Why musicians should research their market

Musicians face a tricky legal environment when it comes to copyright law. The legal line between inspiration and plagiarism is a blurry one, something recent suits involving Australian artists can attest to. What should musicians do to protect themselves and their creations?

When it comes to musical compositions, copyright law can be a difficult thing to navigate. The line between inspiration and plagiarism can be blurry, and often the dispute between the two parties has to be settled in court. A complaint of this kind came up in Australia last month, involving several high-profile names. What can aspiring and practicing musicians alike learn from these events?

Taking on the mighty

You're probably familiar with the band 'Thirsty Merc', but you may not be aware that one of its former members, Sean Carey, is now a songwriter for other artists. He, along with keyboardist Beau Golden, wrote a song for Australian country singer Jasmine Rae called 'When I Found You'. It was a hit on country radio in Australia, becoming the station's most played song that year. 

Fast forward to the second half of 2017; Tim McGraw and Faith Hill release their song 'The Rest Of Our Life' – a number co-written by Ed Sheeran. It's not until that December where, upon receiving a tweet from a fan asking about the similarities, the litigation process began. Richard Busch, the lawyer for Beau and Golden, alleges that the song engages "in many instances, verbatim, note-for-note copying of important and original elements".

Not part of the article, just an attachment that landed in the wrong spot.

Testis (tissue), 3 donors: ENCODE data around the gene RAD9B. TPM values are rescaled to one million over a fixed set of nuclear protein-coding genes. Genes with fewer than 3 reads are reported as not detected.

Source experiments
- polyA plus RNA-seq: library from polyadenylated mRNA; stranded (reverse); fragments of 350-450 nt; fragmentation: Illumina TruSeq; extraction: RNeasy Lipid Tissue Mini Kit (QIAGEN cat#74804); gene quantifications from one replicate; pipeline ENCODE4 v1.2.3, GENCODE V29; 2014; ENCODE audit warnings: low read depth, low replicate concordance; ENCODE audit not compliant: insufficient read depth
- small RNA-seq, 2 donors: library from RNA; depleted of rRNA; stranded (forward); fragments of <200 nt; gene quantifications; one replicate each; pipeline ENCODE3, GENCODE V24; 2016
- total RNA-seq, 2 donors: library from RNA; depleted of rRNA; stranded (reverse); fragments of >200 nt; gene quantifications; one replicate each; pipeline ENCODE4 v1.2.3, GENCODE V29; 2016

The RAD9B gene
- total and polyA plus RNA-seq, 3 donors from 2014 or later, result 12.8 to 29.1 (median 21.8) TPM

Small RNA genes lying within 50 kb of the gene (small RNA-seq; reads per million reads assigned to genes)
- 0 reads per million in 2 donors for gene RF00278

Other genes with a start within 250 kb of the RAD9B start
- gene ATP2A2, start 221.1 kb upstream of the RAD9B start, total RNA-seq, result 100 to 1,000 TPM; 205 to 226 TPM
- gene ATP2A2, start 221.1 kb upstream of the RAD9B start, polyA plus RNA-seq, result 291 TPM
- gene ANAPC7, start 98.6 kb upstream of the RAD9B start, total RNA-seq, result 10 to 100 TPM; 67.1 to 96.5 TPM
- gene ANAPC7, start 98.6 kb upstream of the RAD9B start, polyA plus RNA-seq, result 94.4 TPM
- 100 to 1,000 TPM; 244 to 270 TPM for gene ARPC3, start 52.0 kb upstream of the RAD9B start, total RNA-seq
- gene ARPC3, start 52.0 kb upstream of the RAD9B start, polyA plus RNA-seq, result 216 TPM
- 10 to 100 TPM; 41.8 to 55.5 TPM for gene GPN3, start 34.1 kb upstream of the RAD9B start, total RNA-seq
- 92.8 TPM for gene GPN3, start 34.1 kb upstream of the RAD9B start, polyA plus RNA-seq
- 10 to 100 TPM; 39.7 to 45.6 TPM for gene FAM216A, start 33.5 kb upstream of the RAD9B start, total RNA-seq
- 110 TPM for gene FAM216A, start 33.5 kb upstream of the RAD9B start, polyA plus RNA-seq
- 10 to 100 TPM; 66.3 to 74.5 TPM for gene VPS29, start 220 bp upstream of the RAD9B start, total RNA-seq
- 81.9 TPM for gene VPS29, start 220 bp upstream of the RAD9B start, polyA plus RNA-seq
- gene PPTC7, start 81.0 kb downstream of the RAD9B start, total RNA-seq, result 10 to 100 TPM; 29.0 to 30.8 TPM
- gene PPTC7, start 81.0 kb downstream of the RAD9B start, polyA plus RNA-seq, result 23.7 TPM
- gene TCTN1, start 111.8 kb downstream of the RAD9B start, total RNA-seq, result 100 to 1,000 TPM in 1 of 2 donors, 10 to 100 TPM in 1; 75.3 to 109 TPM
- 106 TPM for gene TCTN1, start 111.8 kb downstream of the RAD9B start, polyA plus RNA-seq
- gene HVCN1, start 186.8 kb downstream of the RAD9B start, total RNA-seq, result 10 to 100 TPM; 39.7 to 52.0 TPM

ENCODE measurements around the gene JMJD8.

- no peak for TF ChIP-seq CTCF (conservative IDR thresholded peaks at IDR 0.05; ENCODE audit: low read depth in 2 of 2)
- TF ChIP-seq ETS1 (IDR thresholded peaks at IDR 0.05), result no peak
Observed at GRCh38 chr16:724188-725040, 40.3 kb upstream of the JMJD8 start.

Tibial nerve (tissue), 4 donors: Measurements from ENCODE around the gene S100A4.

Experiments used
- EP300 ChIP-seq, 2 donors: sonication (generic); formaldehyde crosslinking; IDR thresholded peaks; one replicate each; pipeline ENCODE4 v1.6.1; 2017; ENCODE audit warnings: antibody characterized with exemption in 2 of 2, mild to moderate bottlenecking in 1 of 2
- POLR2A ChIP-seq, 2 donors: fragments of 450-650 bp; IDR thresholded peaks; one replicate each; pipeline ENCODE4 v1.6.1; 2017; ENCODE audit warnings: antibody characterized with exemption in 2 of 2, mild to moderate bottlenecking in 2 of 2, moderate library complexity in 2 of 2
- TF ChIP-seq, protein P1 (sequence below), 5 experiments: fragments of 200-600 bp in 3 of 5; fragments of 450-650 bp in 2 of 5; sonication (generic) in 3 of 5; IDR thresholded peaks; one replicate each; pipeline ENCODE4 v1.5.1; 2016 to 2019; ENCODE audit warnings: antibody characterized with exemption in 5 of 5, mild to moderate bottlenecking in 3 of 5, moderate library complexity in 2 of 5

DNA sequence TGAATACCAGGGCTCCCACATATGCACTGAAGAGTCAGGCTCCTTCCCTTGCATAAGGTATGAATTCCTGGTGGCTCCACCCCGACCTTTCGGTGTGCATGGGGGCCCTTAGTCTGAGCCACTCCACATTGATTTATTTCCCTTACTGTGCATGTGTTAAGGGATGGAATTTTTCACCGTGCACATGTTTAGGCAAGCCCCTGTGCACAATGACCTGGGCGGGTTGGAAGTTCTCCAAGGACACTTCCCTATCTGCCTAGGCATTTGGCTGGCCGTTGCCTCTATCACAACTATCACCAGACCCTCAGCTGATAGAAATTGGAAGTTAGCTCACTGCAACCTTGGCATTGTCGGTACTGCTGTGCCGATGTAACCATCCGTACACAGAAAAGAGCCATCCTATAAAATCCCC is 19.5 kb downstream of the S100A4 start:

What should a musician do?

Under Australian copyright law, using music composed by someone else without giving due credit is an offence. If you have the copyright for a track, someone else wishing to use it will need to obtain a license from you to do so.

The main issue is that regardless of the outcome of the legal case, both sides will face hefty legal bills for pushing their case in Federal Court. For commercially successful musicians like them, an outcome of this kind wouldn't be financially crippling, but for a smaller artist, a similar situation could be.

Protecting yourself from costly litigation is a must for aspiring artists. It's impossible to listen to every piece of music ever recorded to check whether yours sounds similar, so it's a good idea to talk to a copyright lawyer before you release any music. That way, if something does crop up, you can be ready to defend your work at the drop of a hat.

Alder IP are experts in Australian and international copyright law. For more on how we can help you navigate its tricky waters, contact a member of the team today